Britain remained globalised and this was crucial to its successby Duncan Weldon / September 4, 2019 / Leave a comment
Analogies between Brexit and the Second World War appear to be in vogue. References to Britons “surviving the blitz” and so “being able to get through a no-deal exit” are by now a staple trope of TV vox pops. In recent weeks a fair few commentators have argued that “a country which stood alone against the Nazis after Dunkirk” can surely handle some customs delays in the aftermath of a sudden Halloween Brexit.
Much of this talk is simple nonsense, some of it though is potentially damaging nonsense. And most of it appears to be based more on post-war myths and half remembered Sunday afternoon viewings of black and white films than on actual history.
There’s a reason that May and June 1940 crop up so much in our political discourse: they provide perhaps the founding myth of modern British history. Churchill’s assumption of power at the head of coalition government, Britain “standing alone” against a Nazi-dominated continent and the decision to fight on against German aggression. Low’s cartoon of the defiant British Tommy raising his fist to the sea and saying “very well, alone” is perhaps the canonical image.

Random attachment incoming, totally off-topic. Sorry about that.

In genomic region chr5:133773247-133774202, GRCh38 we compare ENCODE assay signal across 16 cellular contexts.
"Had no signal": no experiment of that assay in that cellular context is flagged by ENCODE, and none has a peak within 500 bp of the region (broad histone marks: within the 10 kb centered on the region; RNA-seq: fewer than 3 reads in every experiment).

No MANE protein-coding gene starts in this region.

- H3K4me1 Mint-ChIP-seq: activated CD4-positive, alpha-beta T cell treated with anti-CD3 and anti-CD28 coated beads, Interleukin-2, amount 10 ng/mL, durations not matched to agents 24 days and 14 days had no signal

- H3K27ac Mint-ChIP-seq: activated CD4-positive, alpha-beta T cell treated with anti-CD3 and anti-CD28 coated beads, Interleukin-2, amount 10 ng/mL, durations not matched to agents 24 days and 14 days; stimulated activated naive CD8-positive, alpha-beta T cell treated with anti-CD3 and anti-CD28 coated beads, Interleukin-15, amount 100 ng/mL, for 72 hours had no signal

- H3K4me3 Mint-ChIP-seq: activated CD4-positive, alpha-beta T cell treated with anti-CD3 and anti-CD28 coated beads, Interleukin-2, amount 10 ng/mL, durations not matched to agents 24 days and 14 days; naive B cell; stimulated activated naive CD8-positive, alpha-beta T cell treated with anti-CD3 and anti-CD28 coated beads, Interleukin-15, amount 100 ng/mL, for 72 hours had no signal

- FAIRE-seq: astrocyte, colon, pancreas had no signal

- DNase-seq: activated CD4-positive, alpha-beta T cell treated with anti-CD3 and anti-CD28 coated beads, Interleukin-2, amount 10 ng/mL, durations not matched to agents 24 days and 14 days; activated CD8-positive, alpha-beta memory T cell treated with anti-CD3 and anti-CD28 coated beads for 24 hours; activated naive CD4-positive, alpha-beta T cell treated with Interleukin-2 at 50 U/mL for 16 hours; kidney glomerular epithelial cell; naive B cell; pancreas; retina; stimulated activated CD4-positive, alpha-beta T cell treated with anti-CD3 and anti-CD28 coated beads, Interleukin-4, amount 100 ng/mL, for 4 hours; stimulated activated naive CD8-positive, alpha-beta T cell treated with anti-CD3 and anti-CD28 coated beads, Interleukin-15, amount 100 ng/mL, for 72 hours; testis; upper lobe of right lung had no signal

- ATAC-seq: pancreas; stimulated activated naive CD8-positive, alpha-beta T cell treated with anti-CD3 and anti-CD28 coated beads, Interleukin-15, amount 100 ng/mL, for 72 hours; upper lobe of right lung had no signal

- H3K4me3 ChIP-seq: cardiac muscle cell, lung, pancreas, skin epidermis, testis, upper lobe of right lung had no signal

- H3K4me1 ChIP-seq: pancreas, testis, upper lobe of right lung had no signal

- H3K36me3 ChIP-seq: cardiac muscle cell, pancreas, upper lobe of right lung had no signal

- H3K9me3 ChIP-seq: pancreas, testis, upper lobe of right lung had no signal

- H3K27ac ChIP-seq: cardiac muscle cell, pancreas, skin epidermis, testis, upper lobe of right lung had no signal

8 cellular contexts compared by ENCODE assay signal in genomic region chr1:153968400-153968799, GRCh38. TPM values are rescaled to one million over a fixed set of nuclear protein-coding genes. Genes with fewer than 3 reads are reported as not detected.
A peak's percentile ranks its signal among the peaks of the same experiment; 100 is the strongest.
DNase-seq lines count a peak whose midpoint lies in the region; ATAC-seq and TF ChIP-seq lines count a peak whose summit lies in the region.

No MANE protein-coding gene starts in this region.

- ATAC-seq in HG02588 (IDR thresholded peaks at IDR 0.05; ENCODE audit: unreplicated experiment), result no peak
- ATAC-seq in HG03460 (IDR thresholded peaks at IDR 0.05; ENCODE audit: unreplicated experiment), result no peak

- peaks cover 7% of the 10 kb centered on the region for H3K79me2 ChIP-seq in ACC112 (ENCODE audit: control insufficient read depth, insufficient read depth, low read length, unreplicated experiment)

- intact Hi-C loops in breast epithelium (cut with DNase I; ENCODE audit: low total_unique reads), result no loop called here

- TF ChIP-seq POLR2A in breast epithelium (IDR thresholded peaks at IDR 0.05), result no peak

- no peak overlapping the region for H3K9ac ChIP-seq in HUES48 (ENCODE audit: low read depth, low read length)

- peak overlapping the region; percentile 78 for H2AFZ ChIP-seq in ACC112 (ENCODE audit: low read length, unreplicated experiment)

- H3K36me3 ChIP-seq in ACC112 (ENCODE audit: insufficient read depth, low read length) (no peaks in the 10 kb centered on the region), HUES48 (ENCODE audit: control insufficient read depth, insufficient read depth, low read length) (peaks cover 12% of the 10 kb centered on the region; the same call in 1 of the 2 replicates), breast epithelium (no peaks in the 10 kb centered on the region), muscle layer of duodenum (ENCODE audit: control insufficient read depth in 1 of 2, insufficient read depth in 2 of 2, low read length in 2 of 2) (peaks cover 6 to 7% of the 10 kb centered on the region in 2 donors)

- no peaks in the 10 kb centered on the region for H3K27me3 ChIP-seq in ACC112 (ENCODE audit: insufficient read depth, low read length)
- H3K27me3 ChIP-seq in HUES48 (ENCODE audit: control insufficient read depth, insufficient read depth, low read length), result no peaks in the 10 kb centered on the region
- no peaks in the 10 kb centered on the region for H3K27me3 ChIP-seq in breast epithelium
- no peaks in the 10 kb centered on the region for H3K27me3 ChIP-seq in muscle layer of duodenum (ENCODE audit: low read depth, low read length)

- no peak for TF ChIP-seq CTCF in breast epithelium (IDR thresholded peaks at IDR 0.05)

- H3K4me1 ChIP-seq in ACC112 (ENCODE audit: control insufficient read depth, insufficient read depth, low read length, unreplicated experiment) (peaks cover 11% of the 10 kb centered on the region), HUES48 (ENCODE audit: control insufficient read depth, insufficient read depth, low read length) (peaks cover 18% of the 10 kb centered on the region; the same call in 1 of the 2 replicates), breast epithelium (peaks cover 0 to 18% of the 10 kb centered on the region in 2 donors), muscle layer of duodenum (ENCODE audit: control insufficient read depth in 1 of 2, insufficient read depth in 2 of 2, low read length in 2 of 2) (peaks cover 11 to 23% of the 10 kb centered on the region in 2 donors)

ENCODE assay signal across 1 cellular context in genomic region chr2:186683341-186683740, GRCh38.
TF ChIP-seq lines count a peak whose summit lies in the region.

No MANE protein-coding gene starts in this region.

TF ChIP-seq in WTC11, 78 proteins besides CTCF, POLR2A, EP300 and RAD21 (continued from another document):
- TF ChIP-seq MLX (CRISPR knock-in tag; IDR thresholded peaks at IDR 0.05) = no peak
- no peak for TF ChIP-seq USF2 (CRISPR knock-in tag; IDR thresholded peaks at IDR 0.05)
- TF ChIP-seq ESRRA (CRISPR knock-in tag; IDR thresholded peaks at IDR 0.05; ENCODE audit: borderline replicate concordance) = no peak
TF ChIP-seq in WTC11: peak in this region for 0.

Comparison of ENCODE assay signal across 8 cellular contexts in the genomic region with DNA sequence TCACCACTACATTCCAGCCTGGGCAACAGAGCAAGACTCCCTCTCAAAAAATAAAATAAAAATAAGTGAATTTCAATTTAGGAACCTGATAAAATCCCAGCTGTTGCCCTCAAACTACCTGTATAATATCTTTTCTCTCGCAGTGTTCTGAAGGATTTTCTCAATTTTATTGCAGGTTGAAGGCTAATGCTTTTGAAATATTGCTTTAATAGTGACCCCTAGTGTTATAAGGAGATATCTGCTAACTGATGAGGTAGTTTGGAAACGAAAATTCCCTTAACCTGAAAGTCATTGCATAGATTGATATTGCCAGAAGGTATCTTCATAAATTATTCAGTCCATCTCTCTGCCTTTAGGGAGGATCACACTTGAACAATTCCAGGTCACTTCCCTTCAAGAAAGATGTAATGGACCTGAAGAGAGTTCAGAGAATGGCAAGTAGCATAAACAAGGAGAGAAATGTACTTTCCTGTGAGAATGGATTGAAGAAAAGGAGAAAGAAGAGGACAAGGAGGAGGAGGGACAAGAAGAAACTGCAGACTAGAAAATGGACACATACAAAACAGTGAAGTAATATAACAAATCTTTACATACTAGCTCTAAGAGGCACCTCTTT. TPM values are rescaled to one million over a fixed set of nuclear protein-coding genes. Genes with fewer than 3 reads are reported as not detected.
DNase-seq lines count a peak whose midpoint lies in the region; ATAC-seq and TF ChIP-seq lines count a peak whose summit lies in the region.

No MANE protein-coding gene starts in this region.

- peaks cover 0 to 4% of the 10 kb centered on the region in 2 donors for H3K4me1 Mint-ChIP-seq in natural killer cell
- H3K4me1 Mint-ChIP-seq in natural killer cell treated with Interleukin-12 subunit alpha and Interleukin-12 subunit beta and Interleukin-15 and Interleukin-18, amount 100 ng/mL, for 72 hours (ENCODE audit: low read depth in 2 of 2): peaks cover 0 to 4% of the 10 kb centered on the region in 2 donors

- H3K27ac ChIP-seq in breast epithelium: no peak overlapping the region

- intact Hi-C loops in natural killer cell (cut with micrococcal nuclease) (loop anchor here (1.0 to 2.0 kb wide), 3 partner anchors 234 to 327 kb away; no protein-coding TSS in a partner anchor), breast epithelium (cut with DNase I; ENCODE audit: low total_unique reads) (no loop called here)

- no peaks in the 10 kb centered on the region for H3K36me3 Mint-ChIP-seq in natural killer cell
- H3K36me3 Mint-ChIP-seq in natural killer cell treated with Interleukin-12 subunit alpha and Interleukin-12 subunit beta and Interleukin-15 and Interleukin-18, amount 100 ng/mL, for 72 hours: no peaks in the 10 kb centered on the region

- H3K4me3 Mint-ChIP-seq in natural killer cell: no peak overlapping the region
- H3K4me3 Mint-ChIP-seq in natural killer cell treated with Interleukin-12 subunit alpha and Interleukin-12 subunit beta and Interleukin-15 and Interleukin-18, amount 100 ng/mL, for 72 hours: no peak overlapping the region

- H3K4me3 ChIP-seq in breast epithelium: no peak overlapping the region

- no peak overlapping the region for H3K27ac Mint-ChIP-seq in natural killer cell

But Britain never stood alone. The war was fought by the British Empire not by the United Kingdom. Indeed Churchill’s language at the time was almost always imperial. The notion that the British Isles stood alone in 1940 would have confused contemporary observers. And allied to that Empire in mid-1940 were many of the governments in exile (and their colonies and fleets) of western Europe.
The confusion though runs deeper. In the post-war years the story of the war and how it was fought has become more nationalistic. In reality Britain’s war, like Britain itself, was globalised.
Take, for example, the question of food. In the popular imagination, food in wartime Britain is framed around the idea of rationing and posters urging people to “dig for victory.” While rationing was implemented and domestic agriculture did step up its activities, the focus on this obscures as much as it reveals.
Only one quarter of food expenditure went on rationed food in 1940 and around one third from 1942 onwards. Staples like bread, potatoes and vegetables were never rationed—in sharp contrast to the continental experience.
As for domestic food production, yes it stepped up but Britain remained reliant…